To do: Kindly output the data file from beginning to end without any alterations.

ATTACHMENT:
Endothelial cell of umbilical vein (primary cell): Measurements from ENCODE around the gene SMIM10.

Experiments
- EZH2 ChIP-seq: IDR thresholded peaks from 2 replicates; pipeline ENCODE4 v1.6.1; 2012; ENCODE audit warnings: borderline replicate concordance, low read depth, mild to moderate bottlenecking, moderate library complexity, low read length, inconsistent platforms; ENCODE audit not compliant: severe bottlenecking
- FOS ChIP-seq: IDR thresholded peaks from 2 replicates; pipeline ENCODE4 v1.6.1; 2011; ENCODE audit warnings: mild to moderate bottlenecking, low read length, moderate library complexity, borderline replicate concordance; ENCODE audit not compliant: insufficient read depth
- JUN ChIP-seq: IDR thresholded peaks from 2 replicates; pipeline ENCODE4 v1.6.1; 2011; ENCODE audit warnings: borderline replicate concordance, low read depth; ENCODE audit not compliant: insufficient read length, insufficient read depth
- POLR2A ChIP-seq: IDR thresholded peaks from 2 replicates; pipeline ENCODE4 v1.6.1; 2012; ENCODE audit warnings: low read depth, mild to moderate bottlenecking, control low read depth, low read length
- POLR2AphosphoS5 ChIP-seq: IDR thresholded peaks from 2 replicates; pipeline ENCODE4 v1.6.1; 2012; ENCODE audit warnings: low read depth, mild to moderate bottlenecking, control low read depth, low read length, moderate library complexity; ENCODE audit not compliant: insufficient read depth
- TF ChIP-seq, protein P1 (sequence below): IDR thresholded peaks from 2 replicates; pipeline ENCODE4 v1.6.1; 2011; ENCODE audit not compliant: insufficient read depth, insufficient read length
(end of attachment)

Endothelial cell of umbilical vein (primary cell): Measurements from ENCODE around the gene SMIM10.

Experiments
- EZH2 ChIP-seq: IDR thresholded peaks from 2 replicates; pipeline ENCODE4 v1.6.1; 2012; ENCODE audit warnings: borderline replicate concordance, low read depth, mild to moderate bottlenecking, moderate library complexity, low read length, inconsistent platforms; ENCODE audit not compliant: severe bottlenecking
- FOS ChIP-seq: IDR thresholded peaks from 2 replicates; pipeline ENCODE4 v1.6.1; 2011; ENCODE audit warnings: mild to moderate bottlenecking, low read length, moderate library complexity, borderline replicate concordance; ENCODE audit not compliant: insufficient read depth
- JUN ChIP-seq: IDR thresholded peaks from 2 replicates; pipeline ENCODE4 v1.6.1; 2011; ENCODE audit warnings: borderline replicate concordance, low read depth; ENCODE audit not compliant: insufficient read length, insufficient read depth
- POLR2A ChIP-seq: IDR thresholded peaks from 2 replicates; pipeline ENCODE4 v1.6.1; 2012; ENCODE audit warnings: low read depth, mild to moderate bottlenecking, control low read depth, low read length
- POLR2AphosphoS5 ChIP-seq: IDR thresholded peaks from 2 replicates; pipeline ENCODE4 v1.6.1; 2012; ENCODE audit warnings: low read depth, mild to moderate bottlenecking, control low read depth, low read length, moderate library complexity; ENCODE audit not compliant: insufficient read depth
- TF ChIP-seq, protein P1 (sequence below): IDR thresholded peaks from 2 replicates; pipeline ENCODE4 v1.6.1; 2011; ENCODE audit not compliant: insufficient read depth, insufficient read length